At the Forefront of Machine Learning

Computer scientist Derry Wijaya builds tools to translate "low-resource" languages and track how media perspectives shape public opinion

| in Features

By Jeremy Schwab

In an analog world, translating from one language to another was often done with the help of a dictionary. In today’s digital world, with access to incredibly fast computer algorithms and a vast amount of data, researchers are building a new landscape for language translation. And because computers are the ones doing the translating in this new reality, the landscape is one that a machine can understand. Derry Wijaya, a computer scientist at CAS and a pioneer in this new space, explains.

Derry Wijaya

“The current natural-language processing approach is to treat words not like characters but rather like a vector,” she says. “So you can embed that word in a vector space. It’s a high-dimensional space, and each point in that space is a word.”

The idea is that words that are similar will live nearby each other in that space. So “kitten” or “furry” are close together with “cat.” Computer scientists like Wijaya can then map two languages onto each other, creating a rough translation. This rough translation is then refined by feeding the computer program a diet of correct sentences in each language. The program then learns how to better translate between the two vector spaces (learning where the languages differ from each other).

All of this is done using a technique called deep learning, which is a method of machine learning that empowers computer programs to learn through trial and error and begin to solve problems for themselves without a human having to feed them exact instructions.

Getting from 100 to 7,000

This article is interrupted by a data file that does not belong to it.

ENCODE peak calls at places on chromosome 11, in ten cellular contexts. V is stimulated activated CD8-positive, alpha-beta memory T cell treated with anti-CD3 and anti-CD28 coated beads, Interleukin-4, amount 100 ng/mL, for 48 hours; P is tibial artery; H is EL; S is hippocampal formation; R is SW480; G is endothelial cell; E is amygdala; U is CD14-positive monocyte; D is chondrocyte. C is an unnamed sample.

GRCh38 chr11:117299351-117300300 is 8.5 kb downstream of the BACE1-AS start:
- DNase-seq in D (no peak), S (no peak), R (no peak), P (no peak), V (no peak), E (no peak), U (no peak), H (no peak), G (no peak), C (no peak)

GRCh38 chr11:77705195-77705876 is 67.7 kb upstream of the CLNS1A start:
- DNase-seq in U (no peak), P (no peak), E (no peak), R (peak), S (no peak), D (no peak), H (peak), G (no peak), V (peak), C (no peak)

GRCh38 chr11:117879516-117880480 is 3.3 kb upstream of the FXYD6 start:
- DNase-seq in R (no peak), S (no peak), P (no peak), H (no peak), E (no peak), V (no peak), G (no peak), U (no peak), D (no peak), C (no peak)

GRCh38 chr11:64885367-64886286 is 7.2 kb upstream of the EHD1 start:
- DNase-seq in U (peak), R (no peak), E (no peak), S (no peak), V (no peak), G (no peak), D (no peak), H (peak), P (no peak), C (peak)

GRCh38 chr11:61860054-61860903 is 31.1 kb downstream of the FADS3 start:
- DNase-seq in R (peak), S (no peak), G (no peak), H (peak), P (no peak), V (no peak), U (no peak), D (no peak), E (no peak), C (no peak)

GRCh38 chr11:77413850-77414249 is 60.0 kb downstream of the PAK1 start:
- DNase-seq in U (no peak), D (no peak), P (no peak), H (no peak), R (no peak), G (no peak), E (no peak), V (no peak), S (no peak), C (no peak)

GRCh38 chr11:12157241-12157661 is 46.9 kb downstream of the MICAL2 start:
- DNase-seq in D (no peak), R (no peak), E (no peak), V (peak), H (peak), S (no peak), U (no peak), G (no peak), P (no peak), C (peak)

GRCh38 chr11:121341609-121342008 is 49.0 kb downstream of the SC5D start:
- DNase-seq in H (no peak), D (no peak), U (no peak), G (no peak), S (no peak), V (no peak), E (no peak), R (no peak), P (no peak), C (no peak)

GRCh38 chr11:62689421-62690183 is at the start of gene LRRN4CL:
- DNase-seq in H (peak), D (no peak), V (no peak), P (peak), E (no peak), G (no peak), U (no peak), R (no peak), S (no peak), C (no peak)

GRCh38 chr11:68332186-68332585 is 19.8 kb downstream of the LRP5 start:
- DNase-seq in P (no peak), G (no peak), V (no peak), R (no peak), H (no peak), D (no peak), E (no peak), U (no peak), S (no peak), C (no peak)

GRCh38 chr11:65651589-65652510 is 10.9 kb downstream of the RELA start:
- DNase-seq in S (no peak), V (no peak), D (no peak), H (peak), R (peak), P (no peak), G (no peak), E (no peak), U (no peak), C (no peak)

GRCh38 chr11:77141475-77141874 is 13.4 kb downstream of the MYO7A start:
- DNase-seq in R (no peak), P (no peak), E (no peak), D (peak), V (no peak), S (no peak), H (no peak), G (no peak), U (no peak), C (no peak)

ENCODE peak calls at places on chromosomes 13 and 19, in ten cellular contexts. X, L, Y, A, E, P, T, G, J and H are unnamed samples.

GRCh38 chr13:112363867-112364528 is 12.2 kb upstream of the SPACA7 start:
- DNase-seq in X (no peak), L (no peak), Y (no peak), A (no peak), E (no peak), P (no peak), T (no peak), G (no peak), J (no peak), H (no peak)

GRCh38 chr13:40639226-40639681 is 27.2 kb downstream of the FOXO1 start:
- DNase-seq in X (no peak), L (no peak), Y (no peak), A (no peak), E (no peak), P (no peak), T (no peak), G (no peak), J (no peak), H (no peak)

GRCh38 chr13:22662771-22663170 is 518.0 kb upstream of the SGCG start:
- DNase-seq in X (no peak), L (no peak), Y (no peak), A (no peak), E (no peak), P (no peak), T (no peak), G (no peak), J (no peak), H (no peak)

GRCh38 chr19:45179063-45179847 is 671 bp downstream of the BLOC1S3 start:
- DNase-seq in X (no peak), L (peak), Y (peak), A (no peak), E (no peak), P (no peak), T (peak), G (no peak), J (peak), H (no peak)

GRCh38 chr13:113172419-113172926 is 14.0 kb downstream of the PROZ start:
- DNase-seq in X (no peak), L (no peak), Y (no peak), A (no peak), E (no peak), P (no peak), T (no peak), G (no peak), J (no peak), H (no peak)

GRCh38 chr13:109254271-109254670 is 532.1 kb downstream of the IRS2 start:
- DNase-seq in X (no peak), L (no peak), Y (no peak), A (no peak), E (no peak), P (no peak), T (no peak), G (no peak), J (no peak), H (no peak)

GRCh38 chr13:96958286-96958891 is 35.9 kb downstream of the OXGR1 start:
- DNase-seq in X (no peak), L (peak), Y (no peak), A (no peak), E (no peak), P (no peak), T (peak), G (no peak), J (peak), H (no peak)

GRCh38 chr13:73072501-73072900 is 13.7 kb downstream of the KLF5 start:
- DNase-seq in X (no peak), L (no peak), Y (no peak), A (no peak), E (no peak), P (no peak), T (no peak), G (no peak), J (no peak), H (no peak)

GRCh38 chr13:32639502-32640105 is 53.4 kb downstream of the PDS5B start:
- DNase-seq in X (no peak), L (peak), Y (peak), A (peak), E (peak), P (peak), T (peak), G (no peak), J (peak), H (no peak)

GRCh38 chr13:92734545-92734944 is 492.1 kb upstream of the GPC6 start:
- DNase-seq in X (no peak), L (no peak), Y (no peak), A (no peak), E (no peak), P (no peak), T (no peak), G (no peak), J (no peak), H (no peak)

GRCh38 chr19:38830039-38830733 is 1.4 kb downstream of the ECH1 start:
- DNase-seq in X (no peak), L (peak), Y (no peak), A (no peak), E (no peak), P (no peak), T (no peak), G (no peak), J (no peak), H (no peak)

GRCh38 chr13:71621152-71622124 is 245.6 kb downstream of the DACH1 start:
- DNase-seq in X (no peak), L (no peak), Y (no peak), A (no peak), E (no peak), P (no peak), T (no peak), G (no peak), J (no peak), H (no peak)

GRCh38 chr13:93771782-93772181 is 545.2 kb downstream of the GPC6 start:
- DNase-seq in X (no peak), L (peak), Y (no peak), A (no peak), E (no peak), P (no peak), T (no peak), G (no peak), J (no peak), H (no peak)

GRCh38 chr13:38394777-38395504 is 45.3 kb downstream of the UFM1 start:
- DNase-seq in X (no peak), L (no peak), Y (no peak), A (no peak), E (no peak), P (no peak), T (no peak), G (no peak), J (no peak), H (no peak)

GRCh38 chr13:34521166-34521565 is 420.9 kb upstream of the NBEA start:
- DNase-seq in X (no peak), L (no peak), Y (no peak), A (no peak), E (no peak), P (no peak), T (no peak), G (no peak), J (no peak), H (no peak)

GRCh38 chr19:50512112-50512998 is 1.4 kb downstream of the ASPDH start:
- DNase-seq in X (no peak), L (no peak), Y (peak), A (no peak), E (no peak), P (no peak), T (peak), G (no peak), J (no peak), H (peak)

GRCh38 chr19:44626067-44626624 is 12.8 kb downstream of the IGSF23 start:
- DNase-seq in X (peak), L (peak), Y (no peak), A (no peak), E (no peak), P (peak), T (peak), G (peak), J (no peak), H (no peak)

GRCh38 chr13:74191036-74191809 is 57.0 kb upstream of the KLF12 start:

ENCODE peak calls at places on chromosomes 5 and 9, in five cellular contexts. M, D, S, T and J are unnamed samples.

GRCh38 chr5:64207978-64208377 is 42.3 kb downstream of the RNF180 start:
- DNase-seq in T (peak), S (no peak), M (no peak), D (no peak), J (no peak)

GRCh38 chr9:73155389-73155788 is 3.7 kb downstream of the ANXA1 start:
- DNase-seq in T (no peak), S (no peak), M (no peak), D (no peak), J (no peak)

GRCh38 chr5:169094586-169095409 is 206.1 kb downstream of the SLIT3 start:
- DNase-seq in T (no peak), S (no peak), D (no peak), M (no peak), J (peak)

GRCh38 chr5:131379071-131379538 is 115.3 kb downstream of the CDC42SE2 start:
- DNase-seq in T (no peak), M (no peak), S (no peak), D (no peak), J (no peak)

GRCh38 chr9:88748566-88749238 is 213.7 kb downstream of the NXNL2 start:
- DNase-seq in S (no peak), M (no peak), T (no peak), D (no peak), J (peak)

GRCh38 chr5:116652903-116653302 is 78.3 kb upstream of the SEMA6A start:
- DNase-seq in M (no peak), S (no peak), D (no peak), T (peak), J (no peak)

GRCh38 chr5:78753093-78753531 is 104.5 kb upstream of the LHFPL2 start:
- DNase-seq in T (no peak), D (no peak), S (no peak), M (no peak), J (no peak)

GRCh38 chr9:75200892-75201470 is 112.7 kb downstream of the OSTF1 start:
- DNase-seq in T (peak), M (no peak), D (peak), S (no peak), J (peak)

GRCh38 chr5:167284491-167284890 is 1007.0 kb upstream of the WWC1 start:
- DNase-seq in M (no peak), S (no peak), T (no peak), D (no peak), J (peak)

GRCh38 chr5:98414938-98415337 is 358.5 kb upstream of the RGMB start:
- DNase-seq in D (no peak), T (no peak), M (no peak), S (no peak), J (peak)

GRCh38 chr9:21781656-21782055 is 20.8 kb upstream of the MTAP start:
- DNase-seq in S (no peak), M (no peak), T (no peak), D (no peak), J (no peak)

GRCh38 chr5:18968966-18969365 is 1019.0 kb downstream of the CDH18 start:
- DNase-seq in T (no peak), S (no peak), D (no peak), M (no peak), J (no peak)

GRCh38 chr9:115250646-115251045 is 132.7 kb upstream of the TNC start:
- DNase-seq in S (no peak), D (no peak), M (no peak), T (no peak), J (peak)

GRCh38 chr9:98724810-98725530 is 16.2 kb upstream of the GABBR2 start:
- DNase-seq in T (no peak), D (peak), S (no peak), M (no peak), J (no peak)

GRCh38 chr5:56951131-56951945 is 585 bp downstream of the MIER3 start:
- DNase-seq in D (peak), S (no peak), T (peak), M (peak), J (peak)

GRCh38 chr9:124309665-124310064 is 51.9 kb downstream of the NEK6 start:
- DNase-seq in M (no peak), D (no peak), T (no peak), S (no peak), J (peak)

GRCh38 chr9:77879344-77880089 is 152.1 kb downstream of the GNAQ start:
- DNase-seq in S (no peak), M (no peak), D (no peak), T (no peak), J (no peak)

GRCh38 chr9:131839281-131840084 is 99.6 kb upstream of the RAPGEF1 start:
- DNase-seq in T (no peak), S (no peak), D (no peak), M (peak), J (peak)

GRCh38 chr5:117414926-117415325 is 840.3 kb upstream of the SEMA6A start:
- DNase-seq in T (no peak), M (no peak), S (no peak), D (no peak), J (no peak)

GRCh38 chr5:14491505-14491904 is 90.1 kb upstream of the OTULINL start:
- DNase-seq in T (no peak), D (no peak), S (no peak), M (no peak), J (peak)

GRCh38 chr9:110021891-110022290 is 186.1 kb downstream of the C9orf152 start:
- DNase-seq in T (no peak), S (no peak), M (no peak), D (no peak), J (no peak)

Of the roughly 7,000 human languages, Google Translate, which is increasingly used to communicate between languages, can translate only about 100. Wijaya envisions a day when anybody with a smartphone or computer can quickly translate between their language and another. To help bring that day a little bit closer, she developed a tool using natural-language processing that can translate from a so-called “under-resourced” language to another language. Under-resourced languages are rich in cultural meaning and tradition but do not have a wide presence on the web and so are harder to translate using a more traditional technique like comparing parallel or like sentences.

“There is this big gap between what’s available and what could be available,” says Wijaya, a CAS assistant professor of computer science.

Since Wijaya published her findings, others in the field have built off of the techniques she helped pioneer. Eventually, she hopes that this approach can help big social media platforms better police hate speech in under-resourced languages by detecting and taking down posts before they incite violence. She also foresees other uses, like allowing immigrants to communicate better with people in their new countries, or helping social media users communicate more easily across languages (for instance to send disaster aid). 

A faster way

Since Wijaya began working in natural-language processing, the field has grown dramatically as more and more researchers take advantage of deep learning tools. And in this growing pack, Wijaya’s research still stands out. For instance, the prestigious Association for Computational Linguistics conference recently accepted a paper she submitted. The conference, which will be virtual this year due to the pandemic, has a very low acceptance rate for papers, with over 4,000 applications this year (twice the amount as last year). 

Wijaya’s paper describes a shortcut of sorts that she has discovered for doing data analysis between two languages. She and colleague Lei Guo from the BU College of Communication had been collaborating on an analysis of the news treatment of topics like gun violence or global warming across languages and countries. And what Wijaya found was that if you are looking to analyze the use of very specific terms like “gun control” or “gun rights” and also the general tone of the news article those terms are used in, you can do it without teaching a computer how to translate entire languages.